This is yet another case providing an example of the lack of awareness and understanding by the plaintiff bar of Medicare Secondary Payer rules and regulations affecting resolution of Medicare conditional payments. As the court correctly points out, a tortfeasor and its insurer are considered primary payers under the MSP statute if a Medicare beneficiary seeks medical expenses as damages in a lawsuit, and the parties settle the claim, as the settlement demonstrates the tortfeasor’s responsibility for those medical expenses, regardless of whether the tortfeasor admits liability. As a result, the tortfeasor and its insurer here were as equally obligated to reimburse Medicare for the medical expenses it paid related to the claim once they agreed to settle claim. Because the tortfeasor paid the settlement proceeds to the Medicare beneficiary, in addition to the tortfeasor and its insurer as responsible primary payers, Medicare was also allowed to seek reimbursement from the beneficiary. Luckily for the tortfeasor and its insurer, Medicare chose to go after the Medicare beneficiary for reimbursement of the $23,552.96. It could have just as easily gone after the tortfeasor and its insurer, the original primary payers. And even luckier for the tortfeasor and its insurer, the plaintiff and her counsel here have taken the responsibility of reimbursing Medicare for such conditional payments.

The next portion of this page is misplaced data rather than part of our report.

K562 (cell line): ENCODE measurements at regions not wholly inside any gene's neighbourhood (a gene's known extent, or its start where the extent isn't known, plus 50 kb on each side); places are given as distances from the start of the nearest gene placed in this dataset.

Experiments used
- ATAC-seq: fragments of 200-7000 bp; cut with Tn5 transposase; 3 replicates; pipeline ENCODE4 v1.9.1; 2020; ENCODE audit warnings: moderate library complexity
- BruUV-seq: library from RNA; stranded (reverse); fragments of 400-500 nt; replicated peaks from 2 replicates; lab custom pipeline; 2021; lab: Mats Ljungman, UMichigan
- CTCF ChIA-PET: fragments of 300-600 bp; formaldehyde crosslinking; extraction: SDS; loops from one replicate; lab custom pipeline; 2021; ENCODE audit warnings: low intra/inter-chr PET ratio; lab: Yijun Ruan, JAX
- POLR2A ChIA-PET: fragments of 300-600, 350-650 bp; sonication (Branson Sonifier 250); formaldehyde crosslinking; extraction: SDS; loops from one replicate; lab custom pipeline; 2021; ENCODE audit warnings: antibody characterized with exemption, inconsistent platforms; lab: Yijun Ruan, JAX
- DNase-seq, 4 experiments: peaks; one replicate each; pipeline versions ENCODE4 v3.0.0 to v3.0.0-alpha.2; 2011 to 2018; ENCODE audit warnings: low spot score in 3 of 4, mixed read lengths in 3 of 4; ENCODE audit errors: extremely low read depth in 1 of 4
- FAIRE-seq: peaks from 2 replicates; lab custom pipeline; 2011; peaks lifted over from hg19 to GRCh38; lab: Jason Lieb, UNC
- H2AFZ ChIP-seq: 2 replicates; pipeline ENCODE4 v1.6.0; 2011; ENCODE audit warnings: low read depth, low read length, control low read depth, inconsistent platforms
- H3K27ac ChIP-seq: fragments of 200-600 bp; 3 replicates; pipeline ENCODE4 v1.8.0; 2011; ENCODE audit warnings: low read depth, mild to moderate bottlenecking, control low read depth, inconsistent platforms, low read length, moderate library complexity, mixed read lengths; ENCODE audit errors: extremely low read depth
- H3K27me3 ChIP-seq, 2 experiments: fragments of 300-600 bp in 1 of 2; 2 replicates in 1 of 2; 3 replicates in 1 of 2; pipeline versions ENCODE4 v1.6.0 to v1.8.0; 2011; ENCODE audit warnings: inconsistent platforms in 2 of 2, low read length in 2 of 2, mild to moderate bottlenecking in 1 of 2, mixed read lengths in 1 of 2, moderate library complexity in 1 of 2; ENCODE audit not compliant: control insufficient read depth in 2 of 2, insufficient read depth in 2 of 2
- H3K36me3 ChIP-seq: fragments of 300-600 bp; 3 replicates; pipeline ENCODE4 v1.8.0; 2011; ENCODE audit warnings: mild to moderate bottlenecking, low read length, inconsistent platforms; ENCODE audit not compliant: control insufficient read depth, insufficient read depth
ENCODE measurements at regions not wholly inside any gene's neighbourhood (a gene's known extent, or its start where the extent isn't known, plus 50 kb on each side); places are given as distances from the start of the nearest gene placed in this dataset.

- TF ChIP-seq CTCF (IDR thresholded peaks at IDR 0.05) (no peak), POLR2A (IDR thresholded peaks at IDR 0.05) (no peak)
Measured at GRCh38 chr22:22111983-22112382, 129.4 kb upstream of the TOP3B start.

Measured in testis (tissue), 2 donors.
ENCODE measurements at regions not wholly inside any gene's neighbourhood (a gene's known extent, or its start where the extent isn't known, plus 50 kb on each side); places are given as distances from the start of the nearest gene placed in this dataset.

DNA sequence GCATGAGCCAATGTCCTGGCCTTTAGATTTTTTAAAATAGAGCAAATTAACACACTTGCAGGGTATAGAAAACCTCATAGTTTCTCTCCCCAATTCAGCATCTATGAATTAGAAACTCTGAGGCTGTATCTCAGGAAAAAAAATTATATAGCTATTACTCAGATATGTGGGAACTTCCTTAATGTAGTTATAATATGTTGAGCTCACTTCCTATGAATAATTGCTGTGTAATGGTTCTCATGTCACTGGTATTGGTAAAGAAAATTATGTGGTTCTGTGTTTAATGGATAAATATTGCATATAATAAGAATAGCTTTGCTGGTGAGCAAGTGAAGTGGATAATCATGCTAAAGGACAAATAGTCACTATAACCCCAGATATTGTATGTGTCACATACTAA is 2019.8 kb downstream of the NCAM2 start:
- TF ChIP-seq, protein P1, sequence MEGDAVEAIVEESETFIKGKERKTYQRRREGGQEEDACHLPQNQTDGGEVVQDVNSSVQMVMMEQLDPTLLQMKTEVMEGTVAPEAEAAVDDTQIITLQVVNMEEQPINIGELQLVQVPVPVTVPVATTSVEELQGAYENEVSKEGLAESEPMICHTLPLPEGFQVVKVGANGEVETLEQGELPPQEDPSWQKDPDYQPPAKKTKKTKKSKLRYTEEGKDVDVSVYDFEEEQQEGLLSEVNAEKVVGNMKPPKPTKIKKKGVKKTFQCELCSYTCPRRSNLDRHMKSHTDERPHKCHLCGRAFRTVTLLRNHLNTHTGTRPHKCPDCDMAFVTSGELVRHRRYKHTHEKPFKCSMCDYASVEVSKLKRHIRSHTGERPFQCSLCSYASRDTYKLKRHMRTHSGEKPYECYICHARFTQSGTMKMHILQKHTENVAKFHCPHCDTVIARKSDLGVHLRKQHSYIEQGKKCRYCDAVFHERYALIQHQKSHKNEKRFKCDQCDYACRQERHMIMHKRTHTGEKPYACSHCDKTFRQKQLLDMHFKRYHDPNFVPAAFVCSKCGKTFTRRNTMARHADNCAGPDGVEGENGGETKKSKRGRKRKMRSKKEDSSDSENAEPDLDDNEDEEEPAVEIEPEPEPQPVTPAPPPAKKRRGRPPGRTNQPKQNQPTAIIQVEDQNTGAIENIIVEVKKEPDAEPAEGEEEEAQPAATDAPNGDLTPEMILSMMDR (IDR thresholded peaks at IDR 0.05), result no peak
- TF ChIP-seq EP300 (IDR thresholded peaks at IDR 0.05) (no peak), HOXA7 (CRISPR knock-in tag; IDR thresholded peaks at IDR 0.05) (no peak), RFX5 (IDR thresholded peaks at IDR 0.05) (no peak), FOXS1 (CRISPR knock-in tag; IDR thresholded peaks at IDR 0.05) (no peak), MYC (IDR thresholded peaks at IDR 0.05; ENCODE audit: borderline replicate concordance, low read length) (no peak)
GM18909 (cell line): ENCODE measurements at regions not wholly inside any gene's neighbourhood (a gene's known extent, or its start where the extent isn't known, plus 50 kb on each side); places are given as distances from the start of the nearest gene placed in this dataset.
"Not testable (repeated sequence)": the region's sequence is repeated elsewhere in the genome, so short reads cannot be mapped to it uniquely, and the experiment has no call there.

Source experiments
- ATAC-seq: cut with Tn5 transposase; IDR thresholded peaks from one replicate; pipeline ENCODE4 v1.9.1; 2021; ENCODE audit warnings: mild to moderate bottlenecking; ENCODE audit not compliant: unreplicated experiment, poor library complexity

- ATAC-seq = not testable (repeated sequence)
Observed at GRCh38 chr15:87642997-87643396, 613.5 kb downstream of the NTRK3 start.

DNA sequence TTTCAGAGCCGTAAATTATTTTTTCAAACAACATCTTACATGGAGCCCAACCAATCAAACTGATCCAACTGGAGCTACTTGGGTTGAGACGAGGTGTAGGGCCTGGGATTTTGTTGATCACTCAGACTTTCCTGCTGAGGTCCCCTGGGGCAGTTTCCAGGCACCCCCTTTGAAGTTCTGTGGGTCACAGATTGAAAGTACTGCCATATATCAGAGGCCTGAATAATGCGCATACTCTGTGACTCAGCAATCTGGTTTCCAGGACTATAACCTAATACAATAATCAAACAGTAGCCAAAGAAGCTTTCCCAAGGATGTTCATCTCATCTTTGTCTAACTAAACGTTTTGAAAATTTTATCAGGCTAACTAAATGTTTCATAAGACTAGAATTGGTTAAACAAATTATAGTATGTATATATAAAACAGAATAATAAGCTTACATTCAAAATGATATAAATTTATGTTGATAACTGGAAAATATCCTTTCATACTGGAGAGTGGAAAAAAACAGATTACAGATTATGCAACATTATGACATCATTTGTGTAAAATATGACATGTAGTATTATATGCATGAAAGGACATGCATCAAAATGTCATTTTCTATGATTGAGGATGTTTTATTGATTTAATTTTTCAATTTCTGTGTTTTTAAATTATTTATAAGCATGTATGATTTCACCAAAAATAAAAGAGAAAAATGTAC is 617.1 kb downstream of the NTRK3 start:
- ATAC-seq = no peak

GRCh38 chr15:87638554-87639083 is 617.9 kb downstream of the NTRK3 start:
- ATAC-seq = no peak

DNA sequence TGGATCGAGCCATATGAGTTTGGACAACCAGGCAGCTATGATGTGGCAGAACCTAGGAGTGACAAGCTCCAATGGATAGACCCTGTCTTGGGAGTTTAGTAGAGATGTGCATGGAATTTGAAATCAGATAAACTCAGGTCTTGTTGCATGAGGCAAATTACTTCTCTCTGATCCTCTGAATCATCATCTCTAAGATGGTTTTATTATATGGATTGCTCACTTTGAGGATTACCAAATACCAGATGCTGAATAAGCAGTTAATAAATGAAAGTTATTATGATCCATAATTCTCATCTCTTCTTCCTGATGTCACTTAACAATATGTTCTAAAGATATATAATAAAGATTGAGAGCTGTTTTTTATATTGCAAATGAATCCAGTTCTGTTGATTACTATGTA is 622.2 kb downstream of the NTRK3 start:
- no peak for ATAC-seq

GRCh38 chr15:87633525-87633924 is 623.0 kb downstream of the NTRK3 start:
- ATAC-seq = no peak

What if the Medicare beneficiary decided not to reimburse Medicare for such conditional payments? Could Medicare seek reimbursement from UPS and/or its insurer? You know the answer. A resounding yes! Therefore, whether an auto, liability, no-fault, or work comp self insured or insurer, there is only one way to make sure these types of cases and situations do not re-appear, or show up on your desk several years after the case settled and Medicare was not reimbursed by the Medicare beneficiary. The only way to make sure this does not happen to your auto, liability, no-fault, or work comp entity is to take ownership of the Medicare conditional payment reimbursement process. You report the file; you obtain the conditional payment letter; you dispute each payment that is not related to your claim; you communicate with Medicare details of the settlement; you seek the final demand; you reimburse the amount owed directly to Medicare; you obtain closure documentation showing payment received, no further payments due, and case is closed. It is the only way to make certain your obligation to reimburse conditional payments to Medicare are in fact appropriately and satisfactorily taken care of.